But what will happen in Oracle if we assign a value which doesn't exist in the ORD_PROD_ID column to the revised procedural code?

Here we have to know the architectural difference between ORACLE and PostgreSQL.

In PostgreSQL, bind-peeking is mandatory. In the procedure when we execute this sql in the C1 cursor:


select ord_id, ord_prod_id from ords where ord_prod_id = v_ord_prod_id


PostgreSQL peeks the value of v_ord_prod_id variable and with the value of v_ord_prod_id (Say, 'K') it can refer to its frequency histogram and estimate that the ORD_PROD_ID column has only 1 row with the value of 'K'. So PostgreSQL could produce an efficient execution plan accessing the index. So the total elapsed time of the procedure is very short.

On the other hand, In ORACLE it doesn't work that way. Surely Oracle also has the capability of peeking the value of v_ord_prod_id. But most ORACLE DBAs disable the capability for the sake of stable execution plans. They set the ORACLE parameter '_optim_peek_user_binds' to 'FALSE'. So if you execute the query in the C1 cursor assigning the value 'K' to the variable, ORACLE doesn't do the index scan. The Oracle optimizer does a full table scan (2798 ms) while the PostgreSQL optimizer does the Index Scan(0.034 ms)And it will take longer to execute the procedure in Oracle.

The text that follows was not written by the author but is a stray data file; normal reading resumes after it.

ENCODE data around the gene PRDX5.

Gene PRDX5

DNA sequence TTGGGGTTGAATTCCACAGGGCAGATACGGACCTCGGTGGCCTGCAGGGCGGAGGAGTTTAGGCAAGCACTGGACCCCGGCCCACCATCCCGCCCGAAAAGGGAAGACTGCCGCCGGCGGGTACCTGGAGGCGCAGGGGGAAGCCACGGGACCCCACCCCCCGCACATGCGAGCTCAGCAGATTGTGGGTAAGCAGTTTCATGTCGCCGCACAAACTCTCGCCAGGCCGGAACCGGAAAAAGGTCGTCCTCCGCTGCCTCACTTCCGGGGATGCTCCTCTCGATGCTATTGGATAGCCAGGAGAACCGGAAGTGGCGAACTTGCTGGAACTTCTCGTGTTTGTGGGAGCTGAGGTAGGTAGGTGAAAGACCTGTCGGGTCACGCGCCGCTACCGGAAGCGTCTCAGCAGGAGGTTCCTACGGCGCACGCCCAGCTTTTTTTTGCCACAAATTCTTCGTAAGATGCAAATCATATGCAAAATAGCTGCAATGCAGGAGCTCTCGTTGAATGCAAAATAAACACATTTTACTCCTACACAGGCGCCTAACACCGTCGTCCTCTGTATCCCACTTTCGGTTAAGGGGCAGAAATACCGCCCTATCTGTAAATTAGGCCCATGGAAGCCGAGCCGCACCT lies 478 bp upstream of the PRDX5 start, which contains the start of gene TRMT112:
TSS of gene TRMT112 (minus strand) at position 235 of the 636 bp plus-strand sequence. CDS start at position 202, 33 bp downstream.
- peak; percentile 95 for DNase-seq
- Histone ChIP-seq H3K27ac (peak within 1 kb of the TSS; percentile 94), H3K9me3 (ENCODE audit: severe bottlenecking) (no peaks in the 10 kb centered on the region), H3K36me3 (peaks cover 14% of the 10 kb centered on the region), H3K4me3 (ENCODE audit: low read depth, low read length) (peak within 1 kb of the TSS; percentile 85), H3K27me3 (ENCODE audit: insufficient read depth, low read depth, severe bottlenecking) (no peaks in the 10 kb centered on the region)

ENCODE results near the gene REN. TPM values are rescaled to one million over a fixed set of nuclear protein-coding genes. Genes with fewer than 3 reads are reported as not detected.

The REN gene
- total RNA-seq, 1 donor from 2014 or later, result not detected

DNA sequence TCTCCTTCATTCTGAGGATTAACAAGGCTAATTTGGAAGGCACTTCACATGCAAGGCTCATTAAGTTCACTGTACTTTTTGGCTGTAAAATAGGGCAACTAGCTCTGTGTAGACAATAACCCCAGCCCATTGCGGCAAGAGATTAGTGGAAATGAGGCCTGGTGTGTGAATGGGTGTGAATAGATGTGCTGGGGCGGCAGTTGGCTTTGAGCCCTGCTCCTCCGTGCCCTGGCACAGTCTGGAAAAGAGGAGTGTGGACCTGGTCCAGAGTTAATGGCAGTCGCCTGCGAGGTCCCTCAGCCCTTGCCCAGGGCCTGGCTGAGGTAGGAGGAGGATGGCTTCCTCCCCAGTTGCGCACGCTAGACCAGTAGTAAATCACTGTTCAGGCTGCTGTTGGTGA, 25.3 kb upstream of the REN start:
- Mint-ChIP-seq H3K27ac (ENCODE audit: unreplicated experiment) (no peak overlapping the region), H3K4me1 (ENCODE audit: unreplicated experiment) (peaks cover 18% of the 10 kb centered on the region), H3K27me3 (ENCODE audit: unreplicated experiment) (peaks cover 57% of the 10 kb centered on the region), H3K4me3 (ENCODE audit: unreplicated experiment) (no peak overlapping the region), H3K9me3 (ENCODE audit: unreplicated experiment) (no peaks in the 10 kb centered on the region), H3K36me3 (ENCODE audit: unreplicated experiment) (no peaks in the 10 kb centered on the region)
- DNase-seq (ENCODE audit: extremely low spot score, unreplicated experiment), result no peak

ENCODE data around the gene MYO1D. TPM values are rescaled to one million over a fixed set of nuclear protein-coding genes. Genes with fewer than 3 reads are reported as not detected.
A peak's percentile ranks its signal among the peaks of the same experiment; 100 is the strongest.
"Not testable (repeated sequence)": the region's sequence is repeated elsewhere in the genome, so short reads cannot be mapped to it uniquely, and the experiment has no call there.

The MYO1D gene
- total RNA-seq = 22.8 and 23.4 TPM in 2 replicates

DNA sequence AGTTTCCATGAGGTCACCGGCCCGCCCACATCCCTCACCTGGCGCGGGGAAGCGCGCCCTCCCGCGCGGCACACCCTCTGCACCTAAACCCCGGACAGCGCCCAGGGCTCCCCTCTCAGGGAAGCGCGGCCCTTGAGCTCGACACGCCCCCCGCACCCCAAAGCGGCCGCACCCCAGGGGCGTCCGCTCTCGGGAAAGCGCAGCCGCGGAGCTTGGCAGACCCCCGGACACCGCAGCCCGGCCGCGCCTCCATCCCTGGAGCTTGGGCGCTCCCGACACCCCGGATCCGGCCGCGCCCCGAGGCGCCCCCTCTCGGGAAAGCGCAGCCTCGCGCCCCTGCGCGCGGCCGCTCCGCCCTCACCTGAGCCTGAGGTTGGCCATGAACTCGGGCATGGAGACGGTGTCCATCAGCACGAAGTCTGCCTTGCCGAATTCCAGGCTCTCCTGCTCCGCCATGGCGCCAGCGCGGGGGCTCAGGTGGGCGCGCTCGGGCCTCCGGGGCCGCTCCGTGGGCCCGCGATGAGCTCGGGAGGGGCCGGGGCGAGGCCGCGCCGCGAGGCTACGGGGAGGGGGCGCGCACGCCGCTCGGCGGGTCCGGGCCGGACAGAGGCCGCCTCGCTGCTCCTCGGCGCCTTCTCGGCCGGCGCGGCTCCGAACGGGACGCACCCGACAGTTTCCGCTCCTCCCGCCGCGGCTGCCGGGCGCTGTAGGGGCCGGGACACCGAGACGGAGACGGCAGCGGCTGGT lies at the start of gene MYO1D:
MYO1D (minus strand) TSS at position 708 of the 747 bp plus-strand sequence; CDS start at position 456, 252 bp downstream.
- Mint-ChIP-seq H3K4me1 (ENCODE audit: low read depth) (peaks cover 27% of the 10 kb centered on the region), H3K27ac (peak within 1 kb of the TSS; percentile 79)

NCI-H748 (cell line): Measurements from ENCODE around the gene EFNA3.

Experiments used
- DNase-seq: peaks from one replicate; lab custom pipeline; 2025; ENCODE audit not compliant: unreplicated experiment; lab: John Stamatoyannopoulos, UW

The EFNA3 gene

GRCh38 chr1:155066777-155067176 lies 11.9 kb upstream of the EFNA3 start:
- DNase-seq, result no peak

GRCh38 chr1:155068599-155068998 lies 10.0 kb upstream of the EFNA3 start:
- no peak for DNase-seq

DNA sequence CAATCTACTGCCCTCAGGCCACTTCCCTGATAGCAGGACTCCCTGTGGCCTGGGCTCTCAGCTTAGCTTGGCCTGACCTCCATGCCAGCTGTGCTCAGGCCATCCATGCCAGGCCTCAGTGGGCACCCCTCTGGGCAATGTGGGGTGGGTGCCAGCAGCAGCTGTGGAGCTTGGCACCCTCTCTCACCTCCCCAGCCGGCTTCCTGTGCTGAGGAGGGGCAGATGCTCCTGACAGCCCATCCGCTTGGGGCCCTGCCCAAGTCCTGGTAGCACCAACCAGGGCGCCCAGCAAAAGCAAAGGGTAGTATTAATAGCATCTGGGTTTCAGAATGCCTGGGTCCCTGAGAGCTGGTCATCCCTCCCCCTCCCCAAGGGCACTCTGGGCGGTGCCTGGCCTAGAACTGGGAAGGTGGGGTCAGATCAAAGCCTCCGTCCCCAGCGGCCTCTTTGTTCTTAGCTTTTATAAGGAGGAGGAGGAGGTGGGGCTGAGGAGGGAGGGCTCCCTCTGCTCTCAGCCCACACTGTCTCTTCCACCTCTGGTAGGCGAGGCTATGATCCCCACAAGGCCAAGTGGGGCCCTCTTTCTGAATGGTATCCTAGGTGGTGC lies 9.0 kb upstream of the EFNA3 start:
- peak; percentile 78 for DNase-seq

That's why in ORACLE procedure, the developer checked for the existence of data before going into the FOR ~ IN clause. In ORACLE the check-for-existence query accesses the index on the column ORD_PROD_ID because it knows that it can stop reading the index when 1 row is extracted. So when Oracle is assigned the value of v_ord_prod_id variable which doesn't exist, it can skip the FOR ~ IN clause with good elapsed time.


Conclusion

When you convert ORACLE procedures to PostgreSQL procedures, be cautious of the logic and the architectural difference. If possible, let PostgreSQL do less job.

 

Addendum 1

What should we do if we don't have an index on the column ORD_PROD_ID? In that case, the performance degradation is inevitable whether you put in the check-for-existence query or not.


Addendum 2